Overview: A raw autobiography by one of the greatest female fighters of our time.
To provide some personal background, I’m not into fighting. “UFC,” “MMA,” “WWE” – these three letter acronyms might as well be government agencies for all I know (not really, but you get the point). All this to say I didn’t pick up this book because I’m at all invested in the world of fighting, but I’m glad I did. Ronda Rousey undeniably has the mindset of a champion and her book is packed with timeless wisdom for anyone who wants to dominate in their field and in life.
What I appreciated most about this book was how Rousey was willing to air her dirty laundry so to speak. Too many of the sports biographies I’ve read have just been highlight reels of an athlete’s career, glossing over any unsavory moments. Those aren’t interesting because they leave out the whole truth. My Fight/Your Fight isn’t like the others. It’s exposed and real.
In fact, the part I enjoyed the most was the phase of her life when she was flat broke and living in her car. I don’t mean that in a sadistic way. On the contrary, I relish her candor. I want to see the hard parts because those are where you really see a person. I appreciate how Ronda let the reader see into the parts of her life that didn’t portray her in the best light, but were nonetheless part of the story.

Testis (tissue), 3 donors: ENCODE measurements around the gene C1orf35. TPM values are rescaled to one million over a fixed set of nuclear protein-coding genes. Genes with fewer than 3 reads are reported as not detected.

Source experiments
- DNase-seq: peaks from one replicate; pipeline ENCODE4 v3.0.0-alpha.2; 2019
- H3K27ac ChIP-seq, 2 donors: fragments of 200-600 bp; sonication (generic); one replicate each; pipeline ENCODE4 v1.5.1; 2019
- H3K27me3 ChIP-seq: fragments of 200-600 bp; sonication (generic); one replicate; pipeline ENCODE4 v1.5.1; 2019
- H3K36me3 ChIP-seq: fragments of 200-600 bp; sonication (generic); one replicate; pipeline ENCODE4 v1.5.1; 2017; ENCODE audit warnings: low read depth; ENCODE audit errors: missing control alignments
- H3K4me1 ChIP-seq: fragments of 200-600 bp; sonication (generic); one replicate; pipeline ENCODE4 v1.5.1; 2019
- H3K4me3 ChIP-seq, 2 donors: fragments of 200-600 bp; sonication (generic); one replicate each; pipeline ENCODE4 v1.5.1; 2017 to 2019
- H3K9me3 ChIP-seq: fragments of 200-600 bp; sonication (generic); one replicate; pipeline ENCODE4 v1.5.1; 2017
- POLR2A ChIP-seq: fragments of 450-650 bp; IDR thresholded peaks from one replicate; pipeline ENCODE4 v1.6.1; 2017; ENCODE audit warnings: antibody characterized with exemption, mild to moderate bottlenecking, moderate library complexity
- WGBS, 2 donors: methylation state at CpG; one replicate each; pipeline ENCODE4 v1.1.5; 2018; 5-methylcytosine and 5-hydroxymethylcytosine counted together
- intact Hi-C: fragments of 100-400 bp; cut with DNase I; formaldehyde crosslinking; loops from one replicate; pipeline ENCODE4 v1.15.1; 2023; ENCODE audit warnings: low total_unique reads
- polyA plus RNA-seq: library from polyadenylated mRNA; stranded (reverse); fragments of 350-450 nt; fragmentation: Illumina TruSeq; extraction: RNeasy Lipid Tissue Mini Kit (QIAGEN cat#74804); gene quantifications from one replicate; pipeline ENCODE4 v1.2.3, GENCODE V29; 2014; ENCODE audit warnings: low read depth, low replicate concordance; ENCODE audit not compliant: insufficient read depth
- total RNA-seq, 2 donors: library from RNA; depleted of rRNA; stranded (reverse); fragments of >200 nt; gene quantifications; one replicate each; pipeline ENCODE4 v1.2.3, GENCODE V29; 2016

Each chapter starts with a short paragraph explaining that chapter’s title. These were probably the best parts of the book. Some excerpts:
Chapter Title: Find Find Fulfillment in the Sacrifices
“Most people focus on the wrong thing: They focus on the result, not the process. The process is the sacrifice; it is all the hard parts–the sweat, the pain, the tears, the losses. You make the sacrifices anyway. You learn to enjoy them, or at least embrace them. In the end, it is the sacrifices that must fulfill you.”
Chapter Title: You Have to be the Best on Your Worst Day
“[My mom] taught me it is not enough to just be better than everyone else. You have to be so much better that no one can deny your superiority. You have to realize that the judges are not always going to give the win to you. You have to win so clearly that they have no choice but to declare you the winner. You have to be able to win every match twice on your worst day.”
In closing, this autobiography isn’t just about fighting. It’s filled with timeless golden nuggets of wisdom on how to adopt a winner’s mindset in life.
After reading this book, I found out Ronda Rousey has a YouTube channel about her life living on a sustainable ranch. How cool is that? You can check it out here if that sounds interesting.